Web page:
University of Twente Student Theses


Reduced-order surrogate modeling for linear-nonlinear coupled problems

Stuiver, Paul (2023) Reduced-order surrogate modeling for linear-nonlinear coupled problems.

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Abstract:Introduction: Parametrized linear-nonlinear coupled problems consist of a linear and non-linear sub-domain that are coupled via a non-overlapping interface. Solving these problems with a conventional full-order approach such as the finite element method (FEM) is usually paired with prohibitive computational cost. Reduced-order models are required to address these limitations. Methods: We developed reduced-order surrogate models to solve parametrized linear-nonlinear coupled problems with improved efficiency. These models utilize domain decomposition to apply both intrusive and non-intrusive reduced-order methods with POD-ROM and POD-NN on sub-domains separately. The choices of the reduction techniques on the sub-domains are based on the parametric complexity and the underlying equations (linear or non-linear) in order to implement reduction effectively. The designed ROMs termed hybrid-LL and surrogate-LL act as proof of concepts to solve linear-linear coupled problems, while the hybrid-NL and surrogate-NL are designed to solve linear-nonlinear coupled problems. Results: We report the performance of the ROMs on three steady-state PDEs with increased parametric complexity. While both the hybrid-NL and surrogate-NL guarantee solutions, the hybrid-NL is inaccurate for particular parameter locations and is usually costly. In contrast, the surrogate-NL is successfully tested and shows minimal errors with extremely low computational costs. Equally, in the field of uncertainty quantification, the surrogate-NL shows promising results using Monte Carlo simula- tions. Conclusion: While the hybrid-NL does not perform as desired due to lacking robustness and computational gain, the surrogate-NL has shown to perform remarkably well with low errors and computational cost.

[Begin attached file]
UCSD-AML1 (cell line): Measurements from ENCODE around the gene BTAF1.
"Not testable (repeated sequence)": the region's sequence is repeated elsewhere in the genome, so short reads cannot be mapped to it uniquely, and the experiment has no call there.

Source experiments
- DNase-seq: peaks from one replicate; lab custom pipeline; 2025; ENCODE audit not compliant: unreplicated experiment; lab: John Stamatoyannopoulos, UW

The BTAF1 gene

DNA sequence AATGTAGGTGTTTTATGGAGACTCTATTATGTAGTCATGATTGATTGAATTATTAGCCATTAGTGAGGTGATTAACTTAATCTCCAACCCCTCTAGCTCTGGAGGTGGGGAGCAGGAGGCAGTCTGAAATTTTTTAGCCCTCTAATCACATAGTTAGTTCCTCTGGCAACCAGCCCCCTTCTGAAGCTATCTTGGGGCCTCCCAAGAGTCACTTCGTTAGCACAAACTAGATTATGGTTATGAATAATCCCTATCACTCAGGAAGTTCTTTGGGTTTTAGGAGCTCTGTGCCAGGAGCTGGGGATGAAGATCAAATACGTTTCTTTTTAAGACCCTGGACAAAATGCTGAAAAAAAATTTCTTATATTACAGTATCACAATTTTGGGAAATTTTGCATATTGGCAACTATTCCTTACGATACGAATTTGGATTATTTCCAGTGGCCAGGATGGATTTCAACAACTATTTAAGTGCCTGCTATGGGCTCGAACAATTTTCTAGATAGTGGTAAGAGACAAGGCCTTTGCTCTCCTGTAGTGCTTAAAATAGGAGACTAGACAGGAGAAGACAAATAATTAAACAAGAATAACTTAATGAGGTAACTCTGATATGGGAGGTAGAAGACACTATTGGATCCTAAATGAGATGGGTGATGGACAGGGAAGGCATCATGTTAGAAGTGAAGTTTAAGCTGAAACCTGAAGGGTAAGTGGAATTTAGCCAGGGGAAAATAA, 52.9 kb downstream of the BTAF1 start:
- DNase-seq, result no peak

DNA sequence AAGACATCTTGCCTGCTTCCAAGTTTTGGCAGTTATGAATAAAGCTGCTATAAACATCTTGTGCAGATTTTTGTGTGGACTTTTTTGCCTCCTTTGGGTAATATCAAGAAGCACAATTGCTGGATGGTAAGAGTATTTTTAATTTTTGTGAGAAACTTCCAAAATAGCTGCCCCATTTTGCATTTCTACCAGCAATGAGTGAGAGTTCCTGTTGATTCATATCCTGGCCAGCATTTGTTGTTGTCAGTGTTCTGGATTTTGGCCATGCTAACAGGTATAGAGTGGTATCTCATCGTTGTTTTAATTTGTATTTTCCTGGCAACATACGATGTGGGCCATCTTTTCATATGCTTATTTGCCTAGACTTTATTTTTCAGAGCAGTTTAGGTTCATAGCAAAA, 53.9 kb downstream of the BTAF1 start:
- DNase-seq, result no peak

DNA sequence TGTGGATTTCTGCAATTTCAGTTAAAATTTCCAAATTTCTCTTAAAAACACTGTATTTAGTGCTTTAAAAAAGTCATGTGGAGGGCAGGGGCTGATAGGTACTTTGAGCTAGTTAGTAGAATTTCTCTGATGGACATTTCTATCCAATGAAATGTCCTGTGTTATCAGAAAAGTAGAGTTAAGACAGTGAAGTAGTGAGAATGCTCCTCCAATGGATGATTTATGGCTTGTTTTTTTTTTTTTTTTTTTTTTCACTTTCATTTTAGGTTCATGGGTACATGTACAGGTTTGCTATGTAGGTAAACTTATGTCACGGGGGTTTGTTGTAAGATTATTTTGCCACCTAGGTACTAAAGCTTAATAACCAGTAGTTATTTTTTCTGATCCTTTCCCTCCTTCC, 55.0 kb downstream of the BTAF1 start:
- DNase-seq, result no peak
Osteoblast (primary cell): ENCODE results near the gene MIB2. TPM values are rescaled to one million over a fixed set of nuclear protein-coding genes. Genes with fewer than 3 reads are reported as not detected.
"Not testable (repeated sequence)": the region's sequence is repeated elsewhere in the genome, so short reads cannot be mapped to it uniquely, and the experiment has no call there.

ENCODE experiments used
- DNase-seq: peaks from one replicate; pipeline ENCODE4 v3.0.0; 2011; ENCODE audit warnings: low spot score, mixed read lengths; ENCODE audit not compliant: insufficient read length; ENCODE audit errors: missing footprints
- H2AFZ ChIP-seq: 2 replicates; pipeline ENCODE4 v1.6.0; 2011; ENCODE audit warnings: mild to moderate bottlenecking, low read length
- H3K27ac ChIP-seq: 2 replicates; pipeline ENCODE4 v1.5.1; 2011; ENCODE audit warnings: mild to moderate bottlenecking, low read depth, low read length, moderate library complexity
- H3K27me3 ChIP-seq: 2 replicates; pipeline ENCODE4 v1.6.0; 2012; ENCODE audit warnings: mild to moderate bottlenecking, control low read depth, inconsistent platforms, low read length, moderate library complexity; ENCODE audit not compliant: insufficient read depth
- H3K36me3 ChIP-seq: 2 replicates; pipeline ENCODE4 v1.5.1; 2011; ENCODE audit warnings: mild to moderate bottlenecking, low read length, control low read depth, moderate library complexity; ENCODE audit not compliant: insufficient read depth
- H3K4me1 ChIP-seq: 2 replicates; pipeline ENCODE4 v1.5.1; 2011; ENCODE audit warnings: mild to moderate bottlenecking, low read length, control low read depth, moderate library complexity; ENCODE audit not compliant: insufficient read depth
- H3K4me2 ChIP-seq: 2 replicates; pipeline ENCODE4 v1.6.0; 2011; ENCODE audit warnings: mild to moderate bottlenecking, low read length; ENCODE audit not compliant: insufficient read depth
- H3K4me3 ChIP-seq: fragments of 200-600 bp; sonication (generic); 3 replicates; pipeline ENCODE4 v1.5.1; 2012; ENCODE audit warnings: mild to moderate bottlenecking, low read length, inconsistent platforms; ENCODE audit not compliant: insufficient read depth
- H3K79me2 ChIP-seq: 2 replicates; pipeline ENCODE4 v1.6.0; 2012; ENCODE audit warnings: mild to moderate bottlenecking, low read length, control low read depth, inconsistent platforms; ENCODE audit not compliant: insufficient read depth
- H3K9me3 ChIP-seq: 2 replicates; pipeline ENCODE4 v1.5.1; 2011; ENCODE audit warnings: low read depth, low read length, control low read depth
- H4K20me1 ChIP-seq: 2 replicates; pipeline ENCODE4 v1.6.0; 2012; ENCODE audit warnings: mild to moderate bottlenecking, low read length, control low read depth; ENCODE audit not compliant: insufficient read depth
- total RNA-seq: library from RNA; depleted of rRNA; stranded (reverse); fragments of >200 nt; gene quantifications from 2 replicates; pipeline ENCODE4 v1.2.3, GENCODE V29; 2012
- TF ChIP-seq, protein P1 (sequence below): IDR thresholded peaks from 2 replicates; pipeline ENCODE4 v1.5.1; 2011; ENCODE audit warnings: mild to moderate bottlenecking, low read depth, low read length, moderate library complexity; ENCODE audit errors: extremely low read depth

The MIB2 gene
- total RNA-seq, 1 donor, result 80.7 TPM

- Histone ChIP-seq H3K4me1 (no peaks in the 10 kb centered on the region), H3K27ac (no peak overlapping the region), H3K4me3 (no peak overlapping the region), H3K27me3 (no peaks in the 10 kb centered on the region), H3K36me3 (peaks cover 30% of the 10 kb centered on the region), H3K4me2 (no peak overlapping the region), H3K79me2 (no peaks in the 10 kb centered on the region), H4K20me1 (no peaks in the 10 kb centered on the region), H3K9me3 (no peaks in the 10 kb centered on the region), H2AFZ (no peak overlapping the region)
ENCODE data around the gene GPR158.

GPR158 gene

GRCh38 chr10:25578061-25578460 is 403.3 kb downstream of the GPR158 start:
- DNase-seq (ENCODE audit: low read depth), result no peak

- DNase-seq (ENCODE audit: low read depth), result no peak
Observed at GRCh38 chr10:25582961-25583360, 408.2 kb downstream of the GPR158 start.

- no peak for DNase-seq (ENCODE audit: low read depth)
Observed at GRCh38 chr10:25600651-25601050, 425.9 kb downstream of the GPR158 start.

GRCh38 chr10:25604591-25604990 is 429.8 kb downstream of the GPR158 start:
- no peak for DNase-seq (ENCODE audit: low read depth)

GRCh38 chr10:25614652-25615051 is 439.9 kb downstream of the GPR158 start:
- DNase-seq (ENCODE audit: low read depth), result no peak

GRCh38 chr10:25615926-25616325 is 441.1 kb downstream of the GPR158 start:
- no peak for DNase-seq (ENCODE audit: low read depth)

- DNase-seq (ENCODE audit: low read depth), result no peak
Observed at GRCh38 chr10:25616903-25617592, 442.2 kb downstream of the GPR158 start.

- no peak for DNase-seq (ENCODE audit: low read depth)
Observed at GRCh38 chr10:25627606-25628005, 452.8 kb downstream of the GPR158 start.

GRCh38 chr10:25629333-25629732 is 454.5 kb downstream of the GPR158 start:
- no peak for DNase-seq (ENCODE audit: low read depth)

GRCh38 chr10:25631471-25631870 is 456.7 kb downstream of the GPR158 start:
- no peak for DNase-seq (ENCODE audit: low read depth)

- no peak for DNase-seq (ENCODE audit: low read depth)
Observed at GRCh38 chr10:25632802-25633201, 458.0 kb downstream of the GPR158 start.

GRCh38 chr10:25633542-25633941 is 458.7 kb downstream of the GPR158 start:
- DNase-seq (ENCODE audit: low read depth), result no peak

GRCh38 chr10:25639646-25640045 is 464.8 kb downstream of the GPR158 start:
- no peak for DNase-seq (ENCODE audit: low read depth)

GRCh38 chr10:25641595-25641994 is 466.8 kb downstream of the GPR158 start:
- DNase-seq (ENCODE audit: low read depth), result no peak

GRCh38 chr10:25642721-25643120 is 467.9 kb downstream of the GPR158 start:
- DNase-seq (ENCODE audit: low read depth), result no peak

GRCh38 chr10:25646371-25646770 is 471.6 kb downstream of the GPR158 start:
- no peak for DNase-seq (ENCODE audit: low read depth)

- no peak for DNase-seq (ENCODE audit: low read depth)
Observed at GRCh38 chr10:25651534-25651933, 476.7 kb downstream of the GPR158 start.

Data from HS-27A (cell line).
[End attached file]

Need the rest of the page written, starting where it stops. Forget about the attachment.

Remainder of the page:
Item Type:Essay (Master)
Faculty:EEMCS: Electrical Engineering, Mathematics and Computer Science
Subject:31 mathematics
Programme:Applied Mathematics MSc (60348)
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